Thursday, April 24, 2008

Keystone Kops

So, as expected, the Pennsylvania primary was anticlimactic. When I told some colleagues that I'm going to Charlotte to cover the North Carolina primary, they asked why I wasn't going to the Keystone State first. My reply: Hillary's going to win Pennsylvania by somewhere between five and nine points, which means nothing will change, so what's the point? The race won't end in Pittsburgh, or Pottstown, or even Punxsutawney. But Clinton's Waterloo could come May 6th...in Waterloo, Indiana. Or Winston-Salem, North Carolina. Because if Obama takes both Indiana and North Carolina (the largest remaining states), the battle really is done. This nomination is firmly in the hands of the superdelegates now, and if Obama can deliver a knockout blow, the remaining undecided ones will flock to him, and put him over the top. If he can't....then Hillary has at least some faint hope.

(By the way, Clinton won Pennsylvania by nine points, not ten, at last count, despite what you keep hearing from most media. I don't think it makes much difference, but I'm a stickler for accuracy. She will end up with a net gain of 10 to 12 delegates.)

The hot phrase of the moment is "closing the deal," as in, Obama can't do it. I must have missed the mass directive instructing all pundits to use those words, but it's just as well, because I think it's off the mark. Obama isn't attracting the white, blue-collar voters, but you know what? He wasn't winning them in January or February either, when he was sweeping one state after another. The only place he beat Clinton among that demographic was in Wisconsin. All that's happened is, the states where Obama had a natural advantage, he won...and the ones where Clinton did, she won. And that's still happening. It's just that we've reached a string of northern industrial states whose electorate breaks nicely for Hillary, so that's slowed Obama's momentum and allowed some worrisome doubt to creep into the minds of nervous Democrats.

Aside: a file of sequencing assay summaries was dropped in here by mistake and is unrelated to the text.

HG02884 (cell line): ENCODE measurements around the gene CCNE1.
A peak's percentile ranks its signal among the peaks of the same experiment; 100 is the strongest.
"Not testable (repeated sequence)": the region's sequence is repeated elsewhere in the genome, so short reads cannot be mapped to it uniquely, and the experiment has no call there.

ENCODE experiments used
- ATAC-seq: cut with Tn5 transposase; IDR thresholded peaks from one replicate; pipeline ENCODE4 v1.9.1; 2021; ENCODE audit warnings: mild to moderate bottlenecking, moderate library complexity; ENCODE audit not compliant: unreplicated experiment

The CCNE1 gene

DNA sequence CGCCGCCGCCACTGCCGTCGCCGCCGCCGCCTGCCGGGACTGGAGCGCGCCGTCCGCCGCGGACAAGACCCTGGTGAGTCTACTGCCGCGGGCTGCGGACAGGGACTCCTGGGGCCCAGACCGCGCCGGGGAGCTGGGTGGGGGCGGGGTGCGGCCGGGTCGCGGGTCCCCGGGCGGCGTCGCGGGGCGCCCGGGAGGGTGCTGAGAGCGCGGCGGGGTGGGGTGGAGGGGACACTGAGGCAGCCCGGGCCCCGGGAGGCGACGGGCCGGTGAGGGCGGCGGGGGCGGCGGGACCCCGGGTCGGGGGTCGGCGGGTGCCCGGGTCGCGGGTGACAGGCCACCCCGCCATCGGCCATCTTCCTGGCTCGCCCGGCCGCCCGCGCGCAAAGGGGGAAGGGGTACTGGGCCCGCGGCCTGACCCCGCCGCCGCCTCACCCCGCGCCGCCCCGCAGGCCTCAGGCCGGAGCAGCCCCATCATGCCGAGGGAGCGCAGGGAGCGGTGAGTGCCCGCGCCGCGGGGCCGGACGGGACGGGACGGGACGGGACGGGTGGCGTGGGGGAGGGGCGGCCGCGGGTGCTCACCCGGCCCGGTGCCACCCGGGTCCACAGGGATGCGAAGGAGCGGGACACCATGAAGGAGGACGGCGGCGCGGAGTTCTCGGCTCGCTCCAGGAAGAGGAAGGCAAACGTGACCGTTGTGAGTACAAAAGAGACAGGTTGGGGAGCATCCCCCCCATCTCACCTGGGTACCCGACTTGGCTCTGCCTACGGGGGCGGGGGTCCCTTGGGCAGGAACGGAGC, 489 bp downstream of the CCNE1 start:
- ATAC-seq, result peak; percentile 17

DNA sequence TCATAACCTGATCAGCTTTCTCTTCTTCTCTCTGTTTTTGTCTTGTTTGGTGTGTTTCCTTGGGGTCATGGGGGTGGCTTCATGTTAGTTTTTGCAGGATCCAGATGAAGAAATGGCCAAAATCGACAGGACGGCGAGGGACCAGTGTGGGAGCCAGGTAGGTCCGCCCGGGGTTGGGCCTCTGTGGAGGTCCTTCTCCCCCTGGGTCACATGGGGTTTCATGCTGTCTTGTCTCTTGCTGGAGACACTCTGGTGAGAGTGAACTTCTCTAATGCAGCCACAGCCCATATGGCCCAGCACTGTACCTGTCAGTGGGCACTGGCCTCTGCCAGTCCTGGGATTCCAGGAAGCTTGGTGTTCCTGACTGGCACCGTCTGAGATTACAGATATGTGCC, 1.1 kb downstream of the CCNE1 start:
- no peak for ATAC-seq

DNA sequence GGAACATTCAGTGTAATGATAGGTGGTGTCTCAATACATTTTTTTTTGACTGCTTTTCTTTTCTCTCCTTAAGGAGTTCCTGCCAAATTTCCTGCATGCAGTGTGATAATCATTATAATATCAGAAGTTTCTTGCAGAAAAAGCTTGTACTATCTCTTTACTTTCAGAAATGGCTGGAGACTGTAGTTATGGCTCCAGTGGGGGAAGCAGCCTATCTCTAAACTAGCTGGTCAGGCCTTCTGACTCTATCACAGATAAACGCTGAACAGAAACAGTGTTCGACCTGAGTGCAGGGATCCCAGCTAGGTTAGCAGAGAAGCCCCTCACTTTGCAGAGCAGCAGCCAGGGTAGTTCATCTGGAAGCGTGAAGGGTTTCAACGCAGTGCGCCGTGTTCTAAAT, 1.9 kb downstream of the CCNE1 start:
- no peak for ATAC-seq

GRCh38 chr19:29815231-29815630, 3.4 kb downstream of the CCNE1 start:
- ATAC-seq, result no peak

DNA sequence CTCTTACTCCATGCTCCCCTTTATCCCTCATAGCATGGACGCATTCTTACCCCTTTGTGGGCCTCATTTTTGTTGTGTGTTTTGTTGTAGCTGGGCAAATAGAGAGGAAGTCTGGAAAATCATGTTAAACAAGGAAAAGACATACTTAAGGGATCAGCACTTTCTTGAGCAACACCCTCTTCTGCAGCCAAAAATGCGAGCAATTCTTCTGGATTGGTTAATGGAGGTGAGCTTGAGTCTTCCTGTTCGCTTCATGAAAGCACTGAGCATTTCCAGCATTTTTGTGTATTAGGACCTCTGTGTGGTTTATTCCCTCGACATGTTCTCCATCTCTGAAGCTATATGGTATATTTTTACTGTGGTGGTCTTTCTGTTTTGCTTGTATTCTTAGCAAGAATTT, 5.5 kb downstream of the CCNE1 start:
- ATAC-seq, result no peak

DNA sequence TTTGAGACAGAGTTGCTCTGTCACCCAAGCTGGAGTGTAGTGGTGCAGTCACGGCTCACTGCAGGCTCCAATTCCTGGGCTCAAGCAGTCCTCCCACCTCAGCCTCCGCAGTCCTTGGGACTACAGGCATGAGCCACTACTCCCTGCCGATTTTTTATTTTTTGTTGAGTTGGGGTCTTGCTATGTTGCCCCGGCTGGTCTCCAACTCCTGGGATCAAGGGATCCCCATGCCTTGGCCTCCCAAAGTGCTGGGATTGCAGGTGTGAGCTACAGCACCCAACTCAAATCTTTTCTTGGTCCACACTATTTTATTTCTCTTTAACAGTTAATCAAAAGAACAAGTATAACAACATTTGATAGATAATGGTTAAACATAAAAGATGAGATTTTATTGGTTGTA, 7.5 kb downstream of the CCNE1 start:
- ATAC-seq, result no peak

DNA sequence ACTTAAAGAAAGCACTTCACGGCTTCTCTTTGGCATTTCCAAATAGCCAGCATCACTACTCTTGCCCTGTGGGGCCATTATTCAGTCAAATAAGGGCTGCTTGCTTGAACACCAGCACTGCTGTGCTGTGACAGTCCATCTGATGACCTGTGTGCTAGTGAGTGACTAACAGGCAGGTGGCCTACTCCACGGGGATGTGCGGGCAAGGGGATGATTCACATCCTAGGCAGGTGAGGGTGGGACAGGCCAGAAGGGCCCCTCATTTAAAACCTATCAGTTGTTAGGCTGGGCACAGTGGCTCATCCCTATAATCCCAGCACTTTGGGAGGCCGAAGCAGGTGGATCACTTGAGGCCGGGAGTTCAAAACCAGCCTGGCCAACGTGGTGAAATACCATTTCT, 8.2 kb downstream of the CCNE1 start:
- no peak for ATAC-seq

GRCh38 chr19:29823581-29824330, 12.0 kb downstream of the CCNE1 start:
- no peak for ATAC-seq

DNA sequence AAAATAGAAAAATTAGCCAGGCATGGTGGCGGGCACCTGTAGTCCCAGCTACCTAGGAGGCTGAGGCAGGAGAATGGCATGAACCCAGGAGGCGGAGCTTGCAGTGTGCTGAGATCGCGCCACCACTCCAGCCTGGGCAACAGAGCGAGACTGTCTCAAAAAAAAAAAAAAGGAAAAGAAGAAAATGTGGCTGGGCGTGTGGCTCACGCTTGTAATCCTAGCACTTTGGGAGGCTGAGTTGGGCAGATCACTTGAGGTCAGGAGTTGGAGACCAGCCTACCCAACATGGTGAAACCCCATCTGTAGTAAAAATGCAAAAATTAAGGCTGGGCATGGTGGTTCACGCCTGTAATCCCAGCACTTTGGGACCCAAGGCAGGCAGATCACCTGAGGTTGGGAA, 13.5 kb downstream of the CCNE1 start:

The bigger problem for Obama right now is that as the campaign wears on, his luster wears off. He's been dragged right down into the gutter, which is never a good place for golden boys to be. It's hard to position oneself as a fresh voice of change, when you're busy picking off the bits of mud and flinging them back at your opponent. If the Democrats had winner-take-all primaries, Obama's 11-state late-winter run would have locked up the nomination, and his image would have survived intact. Now it's all flying elbows and locking horns, as he tries to hold off Hillary and keep those superdelegates flowing steadily into his column. And meanwhile, the Republicans, and the Clinton camp, have succeeded in raising a lot of questions about Obama, and planting some very dangerous seeds in the voters' minds: he's a radical, with radical friends...he's not one of us...who knows what he really wants to do to this country...why, he may even be French!

Assuming he still gets the nomination, Obama will need to reinvigorate his base: wealthier, better-educated whites, black voters, young people and first-time voters. He will have to generate a massive turnout, to overcome the negative portrayals and Internet rumors that will swing many Americans, who pay only passing attention to facts and details, to John McCain. And if he can't do that, then those battleground states where Clinton has beaten him - Ohio, New Mexico (Florida and Michigan, too, though Obama didn't compete in the "primaries" there) and yes, Pennsylvania - become deeply problematic for the Democrats in November.